What is a frame?
Before we can figure out how to fill the frame, it is helpful to understand what we mean by a frame, because we’re not talking about hanging a photo on a wall. Not yet anyway. In photography when we talk about a frame, we’re talking about the image itself. When talking about “shooting in burst mode” you might be familiar with the term “frames per second”. This refers to how many photographs per second the camera can take.
The beauty, impact and creativity of a photograph is affected by how you frame it, what you include and what you exclude.
The edge of the photograph is the edge of the frame.
What does it mean to fill the frame?
When you fill the frame with your subject, you fill the photograph with the subject. So you are making a clear statement of what is most important in the photo. As it takes up most, if not all, of the image the viewer is immediately drawn to your subject.
When we’re new to photography we tend not to fill the frame with the subject. Instead, we include too much background, foreground, other people and objects. This can be distracting and doesn’t immediately draw the viewer to the focal point of the photo, because it makes the viewer’s eye dance around a busy image. As a result the image loses impact if it is too busy for the subject. Sometimes busy is good and what you want, but we’ll get to that in a minute.
By the same token, too much space around the subject can reduce the impact of the photo if there is no reason for there to be space.
The trick is knowing why you’re using a particular technique, because that is when you start creating strong images with impact.
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Why fill a frame?
1. To simplify an image and reduce the busy.
2. To draw attention to the main subject instantly.
Fill the frame with more of your subject. This makes your subject more important by giving them the largest portion of the image so the viewer immediately knows what the photo is about.
3. To create a greater connection between subject and viewer.
Filling the frame in portraiture makes the image more intimate, as the viewer is much closer to the subject. So there is greater engagement and connection with the image.
How to fill the frame
1. Get closer to your subject, or wait until your subject is closer to you.
2. If you can’t move yourself closer to your subject and your subject is not coming any closer to you, zoom your lens to a longer focal length.
3. If you can’t do either, try cropping your image in post production. This of course is a last resort as it is much better to get your composition right in camera.
What to include when you fill the frame and why
1. You don’t need to stuff it full
When you fill the frame, you don’t have to completely fill it all the way to the edge. You can leave a bit of room for details that will add context to your story, or offer contrast to the main subject.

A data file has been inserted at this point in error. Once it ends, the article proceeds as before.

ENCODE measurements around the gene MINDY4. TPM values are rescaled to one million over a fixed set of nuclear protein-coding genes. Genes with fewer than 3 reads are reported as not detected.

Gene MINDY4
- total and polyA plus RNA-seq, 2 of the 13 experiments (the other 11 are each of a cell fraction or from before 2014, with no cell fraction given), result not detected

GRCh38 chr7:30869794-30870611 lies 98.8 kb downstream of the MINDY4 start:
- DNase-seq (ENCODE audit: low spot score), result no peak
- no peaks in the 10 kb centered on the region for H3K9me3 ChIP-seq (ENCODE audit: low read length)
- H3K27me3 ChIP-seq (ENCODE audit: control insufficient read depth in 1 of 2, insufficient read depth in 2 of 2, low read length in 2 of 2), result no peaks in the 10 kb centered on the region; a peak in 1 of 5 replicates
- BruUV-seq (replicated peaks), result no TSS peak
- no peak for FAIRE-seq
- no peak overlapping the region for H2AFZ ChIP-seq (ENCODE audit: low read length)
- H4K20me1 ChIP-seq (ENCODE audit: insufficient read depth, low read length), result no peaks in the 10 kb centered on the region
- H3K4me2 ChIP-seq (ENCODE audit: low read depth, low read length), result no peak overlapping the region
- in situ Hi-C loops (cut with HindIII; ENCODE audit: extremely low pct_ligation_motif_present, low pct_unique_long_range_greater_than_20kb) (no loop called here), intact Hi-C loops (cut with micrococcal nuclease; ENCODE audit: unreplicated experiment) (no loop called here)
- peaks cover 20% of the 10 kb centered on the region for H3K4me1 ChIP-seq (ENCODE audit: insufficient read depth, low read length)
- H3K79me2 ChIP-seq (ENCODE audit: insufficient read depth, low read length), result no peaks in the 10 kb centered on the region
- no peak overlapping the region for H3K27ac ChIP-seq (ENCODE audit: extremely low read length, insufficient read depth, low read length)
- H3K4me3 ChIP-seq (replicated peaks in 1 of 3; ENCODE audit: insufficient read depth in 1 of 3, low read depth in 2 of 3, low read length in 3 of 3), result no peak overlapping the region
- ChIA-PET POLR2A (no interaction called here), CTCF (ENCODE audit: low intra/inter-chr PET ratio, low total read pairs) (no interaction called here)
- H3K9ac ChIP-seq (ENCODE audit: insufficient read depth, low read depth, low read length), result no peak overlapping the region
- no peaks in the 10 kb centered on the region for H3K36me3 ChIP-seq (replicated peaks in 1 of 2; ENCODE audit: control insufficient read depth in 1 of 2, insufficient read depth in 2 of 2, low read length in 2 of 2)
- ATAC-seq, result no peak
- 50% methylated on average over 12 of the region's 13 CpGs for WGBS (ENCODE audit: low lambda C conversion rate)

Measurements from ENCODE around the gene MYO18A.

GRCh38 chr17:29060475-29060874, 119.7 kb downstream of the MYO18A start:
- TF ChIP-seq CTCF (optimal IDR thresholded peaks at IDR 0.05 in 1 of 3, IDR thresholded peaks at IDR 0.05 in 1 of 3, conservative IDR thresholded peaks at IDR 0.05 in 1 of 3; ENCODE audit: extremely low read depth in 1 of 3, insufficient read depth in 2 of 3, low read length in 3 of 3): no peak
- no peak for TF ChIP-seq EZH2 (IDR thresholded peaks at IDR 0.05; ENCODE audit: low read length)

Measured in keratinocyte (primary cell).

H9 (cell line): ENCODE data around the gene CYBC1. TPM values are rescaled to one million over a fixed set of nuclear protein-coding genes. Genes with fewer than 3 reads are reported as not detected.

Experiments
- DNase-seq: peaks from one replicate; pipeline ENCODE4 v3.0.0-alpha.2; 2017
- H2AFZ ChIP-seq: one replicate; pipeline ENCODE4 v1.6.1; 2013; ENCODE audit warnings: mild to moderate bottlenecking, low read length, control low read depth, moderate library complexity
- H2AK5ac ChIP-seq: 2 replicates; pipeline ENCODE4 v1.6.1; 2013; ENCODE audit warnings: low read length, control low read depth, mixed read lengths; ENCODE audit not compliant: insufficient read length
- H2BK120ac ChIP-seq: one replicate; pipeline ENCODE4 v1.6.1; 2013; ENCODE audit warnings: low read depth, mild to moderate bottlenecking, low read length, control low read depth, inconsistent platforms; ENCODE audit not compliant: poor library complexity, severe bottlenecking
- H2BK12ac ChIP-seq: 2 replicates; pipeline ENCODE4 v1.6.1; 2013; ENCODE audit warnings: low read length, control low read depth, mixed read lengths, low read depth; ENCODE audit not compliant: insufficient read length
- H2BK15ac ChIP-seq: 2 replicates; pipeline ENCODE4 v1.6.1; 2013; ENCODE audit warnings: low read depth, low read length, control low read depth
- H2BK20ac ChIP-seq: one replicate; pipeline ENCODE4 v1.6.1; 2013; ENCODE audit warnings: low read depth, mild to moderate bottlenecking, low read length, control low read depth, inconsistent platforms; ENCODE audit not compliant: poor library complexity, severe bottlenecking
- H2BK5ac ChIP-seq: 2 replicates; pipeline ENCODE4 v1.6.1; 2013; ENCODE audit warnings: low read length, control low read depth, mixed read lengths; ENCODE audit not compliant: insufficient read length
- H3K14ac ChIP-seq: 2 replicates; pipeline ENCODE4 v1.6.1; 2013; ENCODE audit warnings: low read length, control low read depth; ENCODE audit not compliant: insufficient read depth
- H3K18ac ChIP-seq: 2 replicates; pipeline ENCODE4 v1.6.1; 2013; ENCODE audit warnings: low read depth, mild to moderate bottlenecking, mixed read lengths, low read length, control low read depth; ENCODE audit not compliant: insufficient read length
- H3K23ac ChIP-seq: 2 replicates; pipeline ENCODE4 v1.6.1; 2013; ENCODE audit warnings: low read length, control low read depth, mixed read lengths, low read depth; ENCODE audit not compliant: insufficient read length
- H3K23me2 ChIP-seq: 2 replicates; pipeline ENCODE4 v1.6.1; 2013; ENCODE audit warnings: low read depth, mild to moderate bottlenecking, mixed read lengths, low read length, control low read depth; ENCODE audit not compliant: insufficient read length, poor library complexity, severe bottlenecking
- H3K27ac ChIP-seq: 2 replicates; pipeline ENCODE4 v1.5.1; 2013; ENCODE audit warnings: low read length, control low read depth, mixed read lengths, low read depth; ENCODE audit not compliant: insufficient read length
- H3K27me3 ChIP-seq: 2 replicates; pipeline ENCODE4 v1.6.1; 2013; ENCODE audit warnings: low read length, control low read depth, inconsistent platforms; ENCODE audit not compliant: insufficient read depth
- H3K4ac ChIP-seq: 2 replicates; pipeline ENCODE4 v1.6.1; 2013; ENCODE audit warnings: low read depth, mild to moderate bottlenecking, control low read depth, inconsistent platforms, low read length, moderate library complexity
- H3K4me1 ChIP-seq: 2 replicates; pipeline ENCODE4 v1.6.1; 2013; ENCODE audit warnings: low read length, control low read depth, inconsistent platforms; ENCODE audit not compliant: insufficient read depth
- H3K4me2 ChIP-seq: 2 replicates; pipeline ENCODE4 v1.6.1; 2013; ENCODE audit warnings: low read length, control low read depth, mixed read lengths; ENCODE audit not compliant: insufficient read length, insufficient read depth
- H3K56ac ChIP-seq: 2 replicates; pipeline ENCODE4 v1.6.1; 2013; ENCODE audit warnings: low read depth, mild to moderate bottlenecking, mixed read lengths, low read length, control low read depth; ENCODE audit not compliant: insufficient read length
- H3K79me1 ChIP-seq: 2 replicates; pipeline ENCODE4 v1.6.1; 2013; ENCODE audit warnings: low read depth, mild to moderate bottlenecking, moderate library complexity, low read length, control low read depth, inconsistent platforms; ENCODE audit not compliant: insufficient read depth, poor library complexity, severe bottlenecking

2. Be selective
Everything that is in your frame needs to be there for a reason, it needs to be relevant and add to the image. Make sure that everything you want is in the frame and exclude what you don’t want.
3. Be aware of the background
Eliminate all distractions in the background so that you can focus on what is important. Either move distractions out of the background or change your angle so that a distraction is no longer in frame. If the background is busy, you can tidy it up a bit by using a wide aperture to blur it. This also helps to make your subject stand out.
Here are some suggestions
When photographing somebody working, including their tools adds context to the image and tells the viewer something about the person.
Something that lends scale to the main subject helps to put it in context. This close up of a newborn baby's feet sticking out of a knitted blanket includes enough background to add context and tell a story. The stitching of the blanket shows how tiny her feet were in comparison.
Texture and color add interest to the background, compliment the main subject and make the image more striking. However, texture can also be distracting, as in the image below. If she were a fisherman, the lobster pots would be relevant and therefore part of the story. As she is not, they are a bit of a distraction.
In this series all images were shot at f2.8. However, I moved closer for the second shot and then zoomed in closer for the third shot. As a result the background became more blurred and we end with an interesting texture, rather than a distraction.
I moved closer for the shot above and used a focal length of 56mm. Do you see how the background is more blurry?
I then zoomed in closer to 62mm, which filled the frame with the model and made the background even more blurry.
If you have any questions about when or how to fill the frame, let us know in the comments.
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